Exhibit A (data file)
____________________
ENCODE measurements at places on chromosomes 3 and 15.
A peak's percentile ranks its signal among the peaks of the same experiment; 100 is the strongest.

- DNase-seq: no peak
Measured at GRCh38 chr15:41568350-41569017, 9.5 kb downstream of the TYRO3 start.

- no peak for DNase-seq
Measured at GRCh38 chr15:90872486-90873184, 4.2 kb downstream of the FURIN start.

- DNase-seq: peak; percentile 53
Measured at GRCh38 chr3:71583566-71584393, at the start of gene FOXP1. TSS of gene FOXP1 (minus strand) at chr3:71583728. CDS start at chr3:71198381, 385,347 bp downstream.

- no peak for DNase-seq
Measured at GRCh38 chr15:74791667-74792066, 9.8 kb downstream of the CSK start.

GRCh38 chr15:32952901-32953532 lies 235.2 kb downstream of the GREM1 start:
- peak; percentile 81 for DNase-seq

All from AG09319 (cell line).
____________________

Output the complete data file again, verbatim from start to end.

ENCODE measurements at places on chromosomes 3 and 15.
A peak's percentile ranks its signal among the peaks of the same experiment; 100 is the strongest.

- DNase-seq: no peak
Measured at GRCh38 chr15:41568350-41569017, 9.5 kb downstream of the TYRO3 start.

- no peak for DNase-seq
Measured at GRCh38 chr15:90872486-90873184, 4.2 kb downstream of the FURIN start.

- DNase-seq: peak; percentile 53
Measured at GRCh38 chr3:71583566-71584393, at the start of gene FOXP1. TSS of gene FOXP1 (minus strand) at chr3:71583728. CDS start at chr3:71198381, 385,347 bp downstream.

- no peak for DNase-seq
Measured at GRCh38 chr15:74791667-74792066, 9.8 kb downstream of the CSK start.

GRCh38 chr15:32952901-32953532 lies 235.2 kb downstream of the GREM1 start:
- peak; percentile 81 for DNase-seq

All from AG09319 (cell line).